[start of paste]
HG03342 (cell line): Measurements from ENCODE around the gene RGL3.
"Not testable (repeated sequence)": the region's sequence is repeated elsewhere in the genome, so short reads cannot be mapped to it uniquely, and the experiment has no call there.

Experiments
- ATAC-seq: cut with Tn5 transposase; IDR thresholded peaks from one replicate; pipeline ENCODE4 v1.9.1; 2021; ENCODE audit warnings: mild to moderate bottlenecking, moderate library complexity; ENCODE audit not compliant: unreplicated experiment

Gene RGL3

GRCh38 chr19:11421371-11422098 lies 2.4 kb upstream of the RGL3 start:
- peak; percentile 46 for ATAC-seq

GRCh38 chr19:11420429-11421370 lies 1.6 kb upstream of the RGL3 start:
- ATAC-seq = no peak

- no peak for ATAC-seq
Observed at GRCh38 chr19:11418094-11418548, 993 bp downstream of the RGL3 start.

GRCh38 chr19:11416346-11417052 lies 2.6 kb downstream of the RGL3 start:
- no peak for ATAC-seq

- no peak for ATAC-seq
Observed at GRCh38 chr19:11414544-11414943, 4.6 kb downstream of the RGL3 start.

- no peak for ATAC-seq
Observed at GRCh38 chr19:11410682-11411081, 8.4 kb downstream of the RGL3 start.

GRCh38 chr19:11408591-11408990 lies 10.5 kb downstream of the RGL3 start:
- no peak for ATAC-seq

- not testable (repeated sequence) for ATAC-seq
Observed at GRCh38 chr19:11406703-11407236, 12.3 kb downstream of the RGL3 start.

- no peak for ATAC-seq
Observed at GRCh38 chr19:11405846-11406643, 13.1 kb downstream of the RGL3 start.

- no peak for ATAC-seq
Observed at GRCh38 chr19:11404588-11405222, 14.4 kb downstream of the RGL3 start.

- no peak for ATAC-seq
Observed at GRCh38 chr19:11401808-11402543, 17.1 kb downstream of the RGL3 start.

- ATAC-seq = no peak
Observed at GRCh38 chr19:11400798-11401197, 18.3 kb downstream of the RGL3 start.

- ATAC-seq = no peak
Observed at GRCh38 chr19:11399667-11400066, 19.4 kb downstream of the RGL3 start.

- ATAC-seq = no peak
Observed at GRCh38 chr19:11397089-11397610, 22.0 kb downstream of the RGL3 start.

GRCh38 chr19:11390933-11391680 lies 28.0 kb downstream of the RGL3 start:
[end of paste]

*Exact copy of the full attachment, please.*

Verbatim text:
HG03342 (cell line): Measurements from ENCODE around the gene RGL3.
"Not testable (repeated sequence)": the region's sequence is repeated elsewhere in the genome, so short reads cannot be mapped to it uniquely, and the experiment has no call there.

Experiments
- ATAC-seq: cut with Tn5 transposase; IDR thresholded peaks from one replicate; pipeline ENCODE4 v1.9.1; 2021; ENCODE audit warnings: mild to moderate bottlenecking, moderate library complexity; ENCODE audit not compliant: unreplicated experiment

Gene RGL3

GRCh38 chr19:11421371-11422098 lies 2.4 kb upstream of the RGL3 start:
- peak; percentile 46 for ATAC-seq

GRCh38 chr19:11420429-11421370 lies 1.6 kb upstream of the RGL3 start:
- ATAC-seq = no peak

- no peak for ATAC-seq
Observed at GRCh38 chr19:11418094-11418548, 993 bp downstream of the RGL3 start.

GRCh38 chr19:11416346-11417052 lies 2.6 kb downstream of the RGL3 start:
- no peak for ATAC-seq

- no peak for ATAC-seq
Observed at GRCh38 chr19:11414544-11414943, 4.6 kb downstream of the RGL3 start.

- no peak for ATAC-seq
Observed at GRCh38 chr19:11410682-11411081, 8.4 kb downstream of the RGL3 start.

GRCh38 chr19:11408591-11408990 lies 10.5 kb downstream of the RGL3 start:
- no peak for ATAC-seq

- not testable (repeated sequence) for ATAC-seq
Observed at GRCh38 chr19:11406703-11407236, 12.3 kb downstream of the RGL3 start.

- no peak for ATAC-seq
Observed at GRCh38 chr19:11405846-11406643, 13.1 kb downstream of the RGL3 start.

- no peak for ATAC-seq
Observed at GRCh38 chr19:11404588-11405222, 14.4 kb downstream of the RGL3 start.

- no peak for ATAC-seq
Observed at GRCh38 chr19:11401808-11402543, 17.1 kb downstream of the RGL3 start.

- ATAC-seq = no peak
Observed at GRCh38 chr19:11400798-11401197, 18.3 kb downstream of the RGL3 start.

- ATAC-seq = no peak
Observed at GRCh38 chr19:11399667-11400066, 19.4 kb downstream of the RGL3 start.

- ATAC-seq = no peak
Observed at GRCh38 chr19:11397089-11397610, 22.0 kb downstream of the RGL3 start.

GRCh38 chr19:11390933-11391680 lies 28.0 kb downstream of the RGL3 start: